Location: Lancaster

Postby Timothy Chase » Fri Oct 13, 2006 8:39 pm

The BCSE is aligned with neither "secularism" nor religion. Organisations and individuals who participate in the BCSE take different positions - as I believe the presence of a number of religious individuals here exemplifies. But when organisations or individuals take such positions, they do so independently of the BCSE itself and do not speak for the BCSE.
User avatar
Timothy Chase
 
Posts: 532
Joined: Sat Oct 07, 2006 4:59 pm

Postby Ian Lowe » Fri Oct 13, 2006 9:34 pm

Michael wrote:And follow NCSE's example and not confuse their anti-creationism with anti-religion.
Having used NCSE's stuff for years I have never found any material which attacks relgion.

Eugenie Scott, who is either agnostic or atheist is exemplary on this as are others like Glenn Branch. In the summer they were advertising for an organiser for a faith centred approach and had the job been advertised in Britain I would have applied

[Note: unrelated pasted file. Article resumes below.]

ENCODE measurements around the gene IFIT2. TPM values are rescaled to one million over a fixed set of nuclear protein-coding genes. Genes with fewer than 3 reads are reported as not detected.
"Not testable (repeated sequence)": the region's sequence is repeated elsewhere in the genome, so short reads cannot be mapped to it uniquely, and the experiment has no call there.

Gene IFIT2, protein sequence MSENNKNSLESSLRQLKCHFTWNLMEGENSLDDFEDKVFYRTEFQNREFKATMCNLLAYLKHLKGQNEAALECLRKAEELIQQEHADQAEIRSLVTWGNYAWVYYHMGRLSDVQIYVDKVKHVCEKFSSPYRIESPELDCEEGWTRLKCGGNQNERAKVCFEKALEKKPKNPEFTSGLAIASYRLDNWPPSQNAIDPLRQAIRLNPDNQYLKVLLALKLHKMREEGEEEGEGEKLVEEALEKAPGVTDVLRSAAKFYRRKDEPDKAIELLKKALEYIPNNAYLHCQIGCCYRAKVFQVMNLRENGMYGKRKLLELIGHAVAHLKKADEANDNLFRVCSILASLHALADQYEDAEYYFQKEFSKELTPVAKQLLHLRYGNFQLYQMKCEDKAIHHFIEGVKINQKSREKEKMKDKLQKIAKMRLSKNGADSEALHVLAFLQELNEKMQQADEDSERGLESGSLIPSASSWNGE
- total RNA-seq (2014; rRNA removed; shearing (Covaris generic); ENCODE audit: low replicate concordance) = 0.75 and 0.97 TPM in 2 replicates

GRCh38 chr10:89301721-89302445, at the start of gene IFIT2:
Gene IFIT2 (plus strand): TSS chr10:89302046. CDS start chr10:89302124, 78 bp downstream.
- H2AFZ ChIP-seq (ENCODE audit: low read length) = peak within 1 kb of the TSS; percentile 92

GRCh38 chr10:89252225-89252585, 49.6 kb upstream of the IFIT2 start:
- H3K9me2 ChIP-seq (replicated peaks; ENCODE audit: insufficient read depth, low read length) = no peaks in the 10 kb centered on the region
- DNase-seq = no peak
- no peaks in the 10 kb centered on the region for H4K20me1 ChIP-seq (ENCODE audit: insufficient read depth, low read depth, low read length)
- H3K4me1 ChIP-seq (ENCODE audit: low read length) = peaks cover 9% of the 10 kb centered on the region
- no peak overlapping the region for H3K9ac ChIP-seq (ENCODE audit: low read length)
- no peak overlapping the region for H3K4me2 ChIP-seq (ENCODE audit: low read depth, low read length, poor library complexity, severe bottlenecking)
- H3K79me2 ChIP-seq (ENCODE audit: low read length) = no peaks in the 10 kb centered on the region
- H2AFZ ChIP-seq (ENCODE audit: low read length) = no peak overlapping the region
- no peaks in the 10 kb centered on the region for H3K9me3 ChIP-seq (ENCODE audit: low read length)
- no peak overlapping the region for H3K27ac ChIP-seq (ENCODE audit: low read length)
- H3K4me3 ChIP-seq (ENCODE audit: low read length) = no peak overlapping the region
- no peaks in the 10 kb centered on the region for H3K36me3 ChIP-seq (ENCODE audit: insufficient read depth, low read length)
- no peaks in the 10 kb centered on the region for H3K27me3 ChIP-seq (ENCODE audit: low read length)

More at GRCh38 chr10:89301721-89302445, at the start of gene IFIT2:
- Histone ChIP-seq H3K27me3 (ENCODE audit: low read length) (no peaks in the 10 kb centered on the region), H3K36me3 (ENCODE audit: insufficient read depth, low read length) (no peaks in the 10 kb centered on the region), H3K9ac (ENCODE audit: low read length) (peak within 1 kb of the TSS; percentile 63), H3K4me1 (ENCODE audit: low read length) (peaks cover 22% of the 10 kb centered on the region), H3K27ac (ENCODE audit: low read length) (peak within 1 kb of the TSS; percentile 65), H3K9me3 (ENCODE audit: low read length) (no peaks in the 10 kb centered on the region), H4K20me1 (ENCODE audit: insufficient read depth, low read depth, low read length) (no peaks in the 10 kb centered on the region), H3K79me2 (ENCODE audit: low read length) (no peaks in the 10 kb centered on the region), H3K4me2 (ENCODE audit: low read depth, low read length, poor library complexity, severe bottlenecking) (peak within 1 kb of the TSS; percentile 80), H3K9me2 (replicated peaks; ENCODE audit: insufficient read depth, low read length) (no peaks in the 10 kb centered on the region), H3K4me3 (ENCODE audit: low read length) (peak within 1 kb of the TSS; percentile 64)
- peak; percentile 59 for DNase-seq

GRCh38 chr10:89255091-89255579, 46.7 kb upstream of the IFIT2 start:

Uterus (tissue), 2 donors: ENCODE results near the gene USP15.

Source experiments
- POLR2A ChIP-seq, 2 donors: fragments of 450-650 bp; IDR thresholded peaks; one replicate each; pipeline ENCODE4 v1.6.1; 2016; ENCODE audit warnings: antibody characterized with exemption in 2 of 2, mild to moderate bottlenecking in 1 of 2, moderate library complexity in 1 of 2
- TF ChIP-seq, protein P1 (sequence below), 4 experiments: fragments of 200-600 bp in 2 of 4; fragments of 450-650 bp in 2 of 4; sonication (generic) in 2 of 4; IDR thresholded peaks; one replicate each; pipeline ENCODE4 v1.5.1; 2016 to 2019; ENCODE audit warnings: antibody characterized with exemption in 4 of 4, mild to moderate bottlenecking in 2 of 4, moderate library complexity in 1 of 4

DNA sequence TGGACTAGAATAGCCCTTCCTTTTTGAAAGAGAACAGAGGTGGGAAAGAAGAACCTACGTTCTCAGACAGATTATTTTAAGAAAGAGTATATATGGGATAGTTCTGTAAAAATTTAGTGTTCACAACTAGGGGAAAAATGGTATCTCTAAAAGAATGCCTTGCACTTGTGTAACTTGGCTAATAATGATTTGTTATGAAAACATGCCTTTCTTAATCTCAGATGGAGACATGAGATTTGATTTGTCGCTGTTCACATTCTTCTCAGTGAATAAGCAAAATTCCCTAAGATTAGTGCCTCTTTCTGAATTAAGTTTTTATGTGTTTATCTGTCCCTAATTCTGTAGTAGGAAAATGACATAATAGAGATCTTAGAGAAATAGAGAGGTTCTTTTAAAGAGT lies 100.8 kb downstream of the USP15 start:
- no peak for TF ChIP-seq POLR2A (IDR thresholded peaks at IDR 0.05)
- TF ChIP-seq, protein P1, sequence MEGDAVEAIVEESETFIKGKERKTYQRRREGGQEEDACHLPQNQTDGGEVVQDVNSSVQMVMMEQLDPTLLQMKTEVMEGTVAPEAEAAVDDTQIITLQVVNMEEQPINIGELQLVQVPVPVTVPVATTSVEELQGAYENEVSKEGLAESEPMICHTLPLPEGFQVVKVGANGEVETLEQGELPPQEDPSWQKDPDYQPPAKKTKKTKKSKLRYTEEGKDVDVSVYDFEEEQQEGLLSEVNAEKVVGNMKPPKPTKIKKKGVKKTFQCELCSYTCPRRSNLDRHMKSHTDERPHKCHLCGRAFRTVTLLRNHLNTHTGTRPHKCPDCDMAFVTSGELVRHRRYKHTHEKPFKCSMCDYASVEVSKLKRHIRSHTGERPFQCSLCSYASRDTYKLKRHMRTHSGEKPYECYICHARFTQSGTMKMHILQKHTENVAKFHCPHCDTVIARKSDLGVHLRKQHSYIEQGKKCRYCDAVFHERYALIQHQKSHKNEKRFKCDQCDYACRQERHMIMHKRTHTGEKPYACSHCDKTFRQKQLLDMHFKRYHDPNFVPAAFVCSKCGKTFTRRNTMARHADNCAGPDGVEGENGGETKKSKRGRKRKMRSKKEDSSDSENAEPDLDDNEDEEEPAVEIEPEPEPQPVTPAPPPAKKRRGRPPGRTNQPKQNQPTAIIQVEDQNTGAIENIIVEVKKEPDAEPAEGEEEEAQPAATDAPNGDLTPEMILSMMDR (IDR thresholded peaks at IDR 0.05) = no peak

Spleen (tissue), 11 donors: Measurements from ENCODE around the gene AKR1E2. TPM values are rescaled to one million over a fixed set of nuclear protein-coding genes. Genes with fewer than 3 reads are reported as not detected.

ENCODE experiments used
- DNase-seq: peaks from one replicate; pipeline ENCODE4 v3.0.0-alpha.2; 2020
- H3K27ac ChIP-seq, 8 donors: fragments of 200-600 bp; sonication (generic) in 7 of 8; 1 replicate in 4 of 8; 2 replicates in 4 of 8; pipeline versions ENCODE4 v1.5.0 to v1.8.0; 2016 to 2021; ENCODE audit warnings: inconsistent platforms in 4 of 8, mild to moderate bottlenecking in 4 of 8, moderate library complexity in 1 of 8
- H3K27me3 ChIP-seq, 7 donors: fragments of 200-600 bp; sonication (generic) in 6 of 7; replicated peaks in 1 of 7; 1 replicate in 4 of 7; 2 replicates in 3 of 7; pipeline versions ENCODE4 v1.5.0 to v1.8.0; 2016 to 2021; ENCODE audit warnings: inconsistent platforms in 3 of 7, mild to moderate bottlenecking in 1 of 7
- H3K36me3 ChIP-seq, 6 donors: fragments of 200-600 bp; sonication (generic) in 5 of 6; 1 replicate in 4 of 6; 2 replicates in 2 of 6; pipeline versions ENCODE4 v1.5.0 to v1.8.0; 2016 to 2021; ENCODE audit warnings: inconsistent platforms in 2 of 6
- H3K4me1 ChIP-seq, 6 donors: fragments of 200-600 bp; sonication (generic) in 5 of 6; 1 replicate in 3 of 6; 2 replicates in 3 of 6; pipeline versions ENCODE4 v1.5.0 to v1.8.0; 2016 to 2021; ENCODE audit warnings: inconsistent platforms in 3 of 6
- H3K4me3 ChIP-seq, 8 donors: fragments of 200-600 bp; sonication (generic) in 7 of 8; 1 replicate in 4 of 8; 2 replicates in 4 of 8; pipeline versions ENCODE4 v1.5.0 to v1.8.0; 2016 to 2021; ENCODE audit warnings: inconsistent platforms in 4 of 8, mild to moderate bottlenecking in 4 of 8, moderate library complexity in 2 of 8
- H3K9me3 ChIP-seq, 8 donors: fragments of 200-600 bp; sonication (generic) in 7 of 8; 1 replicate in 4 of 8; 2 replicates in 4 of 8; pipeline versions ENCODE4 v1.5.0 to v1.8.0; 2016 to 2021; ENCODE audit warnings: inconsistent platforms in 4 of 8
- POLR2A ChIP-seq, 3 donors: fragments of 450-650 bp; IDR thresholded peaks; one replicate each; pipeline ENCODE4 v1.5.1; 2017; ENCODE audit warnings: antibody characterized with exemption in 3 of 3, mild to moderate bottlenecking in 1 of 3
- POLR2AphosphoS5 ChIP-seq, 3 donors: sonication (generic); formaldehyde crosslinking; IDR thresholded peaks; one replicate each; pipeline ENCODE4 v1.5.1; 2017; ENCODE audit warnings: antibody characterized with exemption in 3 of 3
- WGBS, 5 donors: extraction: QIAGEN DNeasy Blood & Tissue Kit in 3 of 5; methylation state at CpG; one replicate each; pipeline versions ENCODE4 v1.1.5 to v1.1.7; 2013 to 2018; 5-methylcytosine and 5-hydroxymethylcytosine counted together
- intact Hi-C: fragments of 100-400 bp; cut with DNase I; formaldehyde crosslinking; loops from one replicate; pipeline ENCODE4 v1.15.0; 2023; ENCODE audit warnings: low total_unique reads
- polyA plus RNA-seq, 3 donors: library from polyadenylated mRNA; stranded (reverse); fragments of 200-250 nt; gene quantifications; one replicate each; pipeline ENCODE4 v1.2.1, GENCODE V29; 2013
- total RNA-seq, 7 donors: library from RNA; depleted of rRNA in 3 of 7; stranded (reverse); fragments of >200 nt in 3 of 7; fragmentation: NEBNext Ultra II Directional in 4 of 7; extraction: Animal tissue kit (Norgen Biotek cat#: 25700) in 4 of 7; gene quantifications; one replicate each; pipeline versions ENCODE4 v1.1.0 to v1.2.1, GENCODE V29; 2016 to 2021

The BCSE would do well to follow their example as if its policy is alligned with secularism it will fail


Eugenie Scott (who I have a lot of respect for) serves on the National Advisory Council of Americans United for Separation of Church and State.

The NCSE is unequivocally a supporter of separation of church and state - I believe that the BCSE should follow the example of NCSE in this matter.

Ian.
Ian Lowe
 

Postby Brian Jordan » Fri Oct 13, 2006 9:51 pm

Michael wrote:
The BCSE would do well to follow their example as if its policy is alligned with secularism it will fail